This front crawl article explains why overreaching with the arm above water during the recovery can lead to both decreased performance and shoulder problems.
This article is part of a series that describes common swimming mistakes and how to correct them.
Arm Recovery – Technique
When recovering the arm in the front crawl stroke, your hand should enter the water midway between the position of your head and the position of your hand when the arm is completely extended.
However, there are swimmers that delay the hand entry too much or even wait until the arm is completely extended above water before letting it drop it into the water.
Their argument for postponing the hand entry into the water is that the arm creates less resistance when moving through the air than when moving through the water.
I don’t agree with this argument however for the following reasons:
1) If you enter your arm early in the water, it will push water molecules out of the way for the rest of your body and as a consequence create less total drag.
In fact, your body has a more arrow-like shape with an early hand entry than when overreaching above water.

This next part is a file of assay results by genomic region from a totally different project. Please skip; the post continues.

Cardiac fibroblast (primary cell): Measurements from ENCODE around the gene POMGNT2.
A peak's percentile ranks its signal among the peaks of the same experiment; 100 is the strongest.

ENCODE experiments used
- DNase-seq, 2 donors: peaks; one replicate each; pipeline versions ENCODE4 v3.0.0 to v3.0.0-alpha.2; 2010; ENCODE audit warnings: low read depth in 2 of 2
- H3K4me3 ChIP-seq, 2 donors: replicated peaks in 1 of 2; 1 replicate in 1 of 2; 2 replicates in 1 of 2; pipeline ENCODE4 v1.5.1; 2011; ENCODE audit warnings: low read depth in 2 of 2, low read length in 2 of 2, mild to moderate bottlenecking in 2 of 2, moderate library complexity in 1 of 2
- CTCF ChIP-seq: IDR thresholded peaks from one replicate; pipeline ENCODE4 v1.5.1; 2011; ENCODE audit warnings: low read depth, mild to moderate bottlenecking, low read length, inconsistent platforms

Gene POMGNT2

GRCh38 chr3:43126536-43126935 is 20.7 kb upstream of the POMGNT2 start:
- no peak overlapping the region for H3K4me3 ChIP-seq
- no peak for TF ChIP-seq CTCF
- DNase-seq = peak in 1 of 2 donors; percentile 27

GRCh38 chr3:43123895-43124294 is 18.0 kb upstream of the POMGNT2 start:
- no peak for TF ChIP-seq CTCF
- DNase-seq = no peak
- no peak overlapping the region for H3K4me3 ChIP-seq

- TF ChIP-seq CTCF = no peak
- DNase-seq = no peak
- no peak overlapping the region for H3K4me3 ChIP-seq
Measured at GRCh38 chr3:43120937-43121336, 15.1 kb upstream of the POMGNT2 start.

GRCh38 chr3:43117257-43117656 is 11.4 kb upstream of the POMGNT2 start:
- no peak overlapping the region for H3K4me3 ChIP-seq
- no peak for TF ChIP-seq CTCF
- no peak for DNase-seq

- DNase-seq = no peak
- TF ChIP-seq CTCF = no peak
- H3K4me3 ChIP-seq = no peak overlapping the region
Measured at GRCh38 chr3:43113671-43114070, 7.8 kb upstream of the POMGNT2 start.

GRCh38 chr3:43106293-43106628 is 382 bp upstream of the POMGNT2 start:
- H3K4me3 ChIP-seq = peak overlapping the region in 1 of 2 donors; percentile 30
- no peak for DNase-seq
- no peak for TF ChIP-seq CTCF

2) Letting your extended arm drop flat into the water creates turbulence, again creating drag.
3) When your arm is in the water its buoyancy will help you float. When overreaching, however, its weight will push you down in the water.
The biggest problem with overreaching during the recovery, however, is that it puts the arm and the shoulder in an awkward position.
This can lead to shoulder impingement and, given enough time, to swimmer’s shoulder.
Correcting Your Swimming Technique
While being aware of the problem with overreaching is good, being able to fix your swimming technique is better.
To do so, the best solution is to use a swimming drill that teaches you an early hand entry during the recovery.
The drill lets you swipe across the side of your head with the thumb or the inner side of your palm, right before the hand entry.
As a consequence, you get into the habit of entering the hand early into the water during the recovery and with practice, this will become a habit.
So give this swimming drill a try and see if your swimming technique improves. Have fun!
You may also be interested in the following articles that cover the front crawl’s swimming technique:
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